That first uncertain step is often the toughest, whether stepping into an educational opportunity or rappelling down a building from seven floors up.
Eleven Killeen ISD high school juniors, nearing the end of their first year of a two-year firefighter program are growing accustomed to unorthodox high school experiences.
On Friday, the high school cadets put on their harnesses and climbed over the edge of the 75-foot-high Marriott Hotel on W.S. Young Drive across from the Killeen Mall.
Each student leaned into thin air, pushed away from the building surface and slowly made their way down the brick structure as their trainers above and peers below provided instruction and oversight.
Several of the high school firefighter cadets acknowledged the training was nerve racking at first, but also further confirmation that they chose the right path for their secondary education.
“It’s a very fun experience,” said Jonathan Gordon, a junior at Harker Heights High School. “It’s easier than it looks. Once you get over the ledge, you have the energy and it’s nothing.”
During two hours of training, cadets took turns executing three different actions, explained Killeen Fire Department Capt. Randy Pearson, an instructor for the high school academy.
First, each one conducted a “free rappel” to get used to the concept, then they performed a “lock off,” pausing upside down in mid-air to work on the rope and finally “pick-offs,” actually bringing down a peer in a simulated rescue, Pearson said.
The first-year firefighter cadets worked all week on rescue skills at the KFD’s 30-foot training tower at Conder Park before taking on the hotel at more than twice the height.
“They train on this to learn to rescue people trapped in a building,” Pearson said, “but also to be able to rescue themselves.” The training included learning to use ropes and tie a variety of knots, as well as rappelling skills and confidence building.
“I always love this class,” said Carlos Caceres, a Killeen High School junior. “It’s my childhood dream to be a firefighter since I first saw a firetruck and saw firefighters rescue people on tv.” While he said he was afraid of heights, he also said he loves a challenge.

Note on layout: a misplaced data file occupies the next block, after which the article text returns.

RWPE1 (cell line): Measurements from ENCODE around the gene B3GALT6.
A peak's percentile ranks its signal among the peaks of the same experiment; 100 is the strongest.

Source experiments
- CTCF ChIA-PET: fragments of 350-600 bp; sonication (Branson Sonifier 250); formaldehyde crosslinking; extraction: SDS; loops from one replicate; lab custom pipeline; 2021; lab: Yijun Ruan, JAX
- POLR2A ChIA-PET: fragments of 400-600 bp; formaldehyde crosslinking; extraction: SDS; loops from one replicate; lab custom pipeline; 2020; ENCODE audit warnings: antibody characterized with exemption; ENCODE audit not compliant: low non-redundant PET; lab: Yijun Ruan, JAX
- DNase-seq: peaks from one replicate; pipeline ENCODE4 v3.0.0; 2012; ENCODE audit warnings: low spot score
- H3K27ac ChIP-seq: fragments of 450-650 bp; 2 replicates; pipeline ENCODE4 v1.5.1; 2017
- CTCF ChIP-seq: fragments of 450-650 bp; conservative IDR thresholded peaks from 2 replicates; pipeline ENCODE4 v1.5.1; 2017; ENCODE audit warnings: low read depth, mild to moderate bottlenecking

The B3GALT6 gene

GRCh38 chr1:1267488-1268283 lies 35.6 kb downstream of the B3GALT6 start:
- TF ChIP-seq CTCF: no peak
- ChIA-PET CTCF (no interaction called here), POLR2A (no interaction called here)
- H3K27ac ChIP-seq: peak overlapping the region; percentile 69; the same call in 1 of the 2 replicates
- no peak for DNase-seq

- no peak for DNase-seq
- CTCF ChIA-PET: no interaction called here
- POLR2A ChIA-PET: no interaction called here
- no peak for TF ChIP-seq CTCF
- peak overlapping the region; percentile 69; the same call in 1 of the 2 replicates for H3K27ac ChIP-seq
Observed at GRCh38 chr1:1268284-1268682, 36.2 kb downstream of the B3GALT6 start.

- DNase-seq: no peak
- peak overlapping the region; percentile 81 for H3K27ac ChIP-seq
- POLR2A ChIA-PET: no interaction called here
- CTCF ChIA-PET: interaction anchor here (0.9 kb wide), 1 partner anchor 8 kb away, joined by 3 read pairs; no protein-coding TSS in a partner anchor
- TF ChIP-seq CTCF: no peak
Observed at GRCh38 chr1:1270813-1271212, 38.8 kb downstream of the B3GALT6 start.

Several students said they appreciated the chance to fulfill requirements to seek state certification as a firefighter and emergency medical technician as high school students.
The firefighter and EMT academies for KISD high school students are part of the offerings of the school district’s Career Center, which provides 33 programs of study from digital graphics to robotics, healthcare, veterinary technician, dental hygiene and much more.
“I love how we can get certified and hired right out of high school and can save lives,” said Killeen High School junior James Martin. “I love making a difference and I want to be able to come to a scene and help people in an emergency.”
Enthusiastic about making a difference, Martin said firefighting is also hard work, both in the field and in the classroom, where students learn a variety of math and science related to construction, different types of fires and details of water pressure and chemical components.
“It’s not just pouring water on a flame,” the student said.
“It’s honestly my whole life,” said Ellison High School junior Nariah Figueroa. “My future is right here. I appreciate it all, out here and even in class during the lectures.”
The only female firefighter cadet in the current junior class said she was inspired to seek a career in emergency services following a family trip to New York City where she saw a firetruck that was part of a 9-11 memorial.
“This is something different,” she said of learning firefighting in high school. “I think about everyone in class while I’m here rappelling off a hotel. It feels right. This is where I’m supposed to be.”